One of the great things about Texas Hold’em is how easy it is to learn.
If you’ve been playing it for a while, though, you might be looking for some new twists or variations to make it more exciting.
PokerStars Ideation Manager Christin Maschmann set up a table at the EPT Grand Final to test some new ideas in practice.
Staff members, media personnel and pros like Theo Jörgensen, Pierre Neuville and Irish Open champion Patrick Clarke all joined to see just what potential some of these variations might have.
All the names of the games are purely made up so if you can you’re welcome to come up with better ones.
1. Pick’em Hold’em
In this game you get two hands dealt instead of one. After the flop is dealt you have to get rid of one of your hands.
After that, gameplay resumes as usual with the hand you picked. You're not allowed to switch cards between your hands.
Response: The fact that you see four cards instead of only two is obviously additional information, and information is always an advantage.
Also, with two hands instead of one you have twice as many chances to find a playable hand, which is good for everyone at the table.
However, if played live, you’d need a very attentive dealer as the temptation to switch cards between your hands is pretty big. Online, this wouldn’t be a problem, of course.
2. Blind Defender
In this game the player in the big blind is the only one that has more options. When the pre-flop action gets to him the big blind is allowed to draw one or two new cards.
Then he still has all the options: call, raise or fold. The extra chips remain in the pot no matter what the big blind decides to do. This, of course, comes at a price.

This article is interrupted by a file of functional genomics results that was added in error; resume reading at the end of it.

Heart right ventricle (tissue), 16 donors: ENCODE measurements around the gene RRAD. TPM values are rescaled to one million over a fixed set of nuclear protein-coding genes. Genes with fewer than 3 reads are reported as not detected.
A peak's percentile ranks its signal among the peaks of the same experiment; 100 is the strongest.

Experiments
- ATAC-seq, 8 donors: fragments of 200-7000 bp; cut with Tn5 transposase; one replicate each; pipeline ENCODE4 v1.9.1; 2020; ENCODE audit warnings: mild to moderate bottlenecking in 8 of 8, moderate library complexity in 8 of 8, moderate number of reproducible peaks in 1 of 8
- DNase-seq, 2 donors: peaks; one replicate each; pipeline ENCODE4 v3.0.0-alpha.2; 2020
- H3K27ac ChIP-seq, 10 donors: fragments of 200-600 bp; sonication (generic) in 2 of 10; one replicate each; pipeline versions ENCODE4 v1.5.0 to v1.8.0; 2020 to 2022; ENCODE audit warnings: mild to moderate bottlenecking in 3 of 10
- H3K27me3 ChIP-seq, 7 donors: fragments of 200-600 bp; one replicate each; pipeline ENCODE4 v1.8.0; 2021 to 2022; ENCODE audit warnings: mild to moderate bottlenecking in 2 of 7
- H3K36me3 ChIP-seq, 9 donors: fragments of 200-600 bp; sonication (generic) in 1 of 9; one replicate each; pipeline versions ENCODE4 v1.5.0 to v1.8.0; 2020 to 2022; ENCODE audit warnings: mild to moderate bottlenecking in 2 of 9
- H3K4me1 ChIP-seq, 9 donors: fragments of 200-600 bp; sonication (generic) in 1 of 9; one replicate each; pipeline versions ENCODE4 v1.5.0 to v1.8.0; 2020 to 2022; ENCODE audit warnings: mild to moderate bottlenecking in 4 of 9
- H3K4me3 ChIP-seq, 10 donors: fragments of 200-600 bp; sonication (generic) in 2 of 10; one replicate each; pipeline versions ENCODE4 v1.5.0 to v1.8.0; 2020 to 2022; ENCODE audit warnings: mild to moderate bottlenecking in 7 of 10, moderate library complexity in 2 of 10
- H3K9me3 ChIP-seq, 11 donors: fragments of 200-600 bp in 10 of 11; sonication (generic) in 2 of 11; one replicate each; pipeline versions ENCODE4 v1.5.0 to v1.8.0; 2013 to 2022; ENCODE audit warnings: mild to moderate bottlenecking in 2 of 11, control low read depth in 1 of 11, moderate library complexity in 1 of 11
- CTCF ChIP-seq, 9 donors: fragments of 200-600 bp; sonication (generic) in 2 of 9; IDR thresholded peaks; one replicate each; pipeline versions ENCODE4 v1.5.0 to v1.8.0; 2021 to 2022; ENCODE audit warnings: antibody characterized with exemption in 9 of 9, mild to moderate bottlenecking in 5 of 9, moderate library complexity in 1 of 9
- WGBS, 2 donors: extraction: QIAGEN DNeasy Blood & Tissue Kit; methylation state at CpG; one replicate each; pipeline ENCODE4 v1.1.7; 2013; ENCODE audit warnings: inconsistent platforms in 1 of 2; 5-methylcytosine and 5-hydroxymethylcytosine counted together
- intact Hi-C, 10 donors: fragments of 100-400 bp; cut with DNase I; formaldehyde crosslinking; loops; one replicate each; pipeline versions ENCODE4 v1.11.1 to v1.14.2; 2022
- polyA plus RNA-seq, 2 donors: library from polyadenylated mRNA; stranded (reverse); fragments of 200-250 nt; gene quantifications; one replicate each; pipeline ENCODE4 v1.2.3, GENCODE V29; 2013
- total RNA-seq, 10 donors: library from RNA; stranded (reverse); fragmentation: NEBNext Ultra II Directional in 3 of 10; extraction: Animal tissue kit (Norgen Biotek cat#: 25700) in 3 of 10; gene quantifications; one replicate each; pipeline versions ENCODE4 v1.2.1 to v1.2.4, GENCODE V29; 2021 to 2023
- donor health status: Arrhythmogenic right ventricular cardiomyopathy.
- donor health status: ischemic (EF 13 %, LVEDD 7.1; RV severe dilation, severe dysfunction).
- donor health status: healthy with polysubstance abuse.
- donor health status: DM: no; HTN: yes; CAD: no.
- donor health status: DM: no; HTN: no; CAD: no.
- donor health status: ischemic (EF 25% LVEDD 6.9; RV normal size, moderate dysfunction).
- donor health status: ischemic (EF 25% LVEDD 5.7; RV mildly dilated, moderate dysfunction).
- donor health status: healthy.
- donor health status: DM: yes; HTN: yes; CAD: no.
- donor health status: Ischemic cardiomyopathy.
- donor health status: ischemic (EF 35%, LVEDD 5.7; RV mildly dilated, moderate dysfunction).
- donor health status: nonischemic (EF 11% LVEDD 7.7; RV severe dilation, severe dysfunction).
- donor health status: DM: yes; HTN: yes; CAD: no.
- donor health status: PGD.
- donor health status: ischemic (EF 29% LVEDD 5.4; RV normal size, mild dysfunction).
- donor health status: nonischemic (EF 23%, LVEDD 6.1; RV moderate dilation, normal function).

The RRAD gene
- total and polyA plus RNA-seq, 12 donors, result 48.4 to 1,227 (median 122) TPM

Response: As this was the first time the game was played there was controversy about how much it should cost the big blind to draw.
The price could be x times the big blind, you could make it dependent on the pot size, and you’d probably also have to take into account how many players are already in the hand.
It seems to be a variation that boils down to a mathematical equation. Chances are, good players will figure out quickly when to draw and when to fold.
The is No-Limit Hold’em as you know it except you need to use both your cards. So, it’s a little bit like Omaha but with half as many cards.
Response: Although you might think at first that this is close to Irish Hold’em, it actually limits your options dramatically.
Let’s say you play A♦ J♣ on a board of Q♦ T♦ 9♦ 8♦ 2♠. You don’t have a flush, and you don’t have a straight. Actually, you only have ace high.
The game turned out to be a lot less fun than we first thought and was quickly dismissed.
4. One-Eyed Hold’em
Every player gets dealt one card open and one card face down. Apart from that, no changes to the gameplay.
Response: In this variant most of the hands tended to end on the flop. Pocket pairs that were lower than the highest flop card become pretty unplayable if you can see that someone has hit top pair.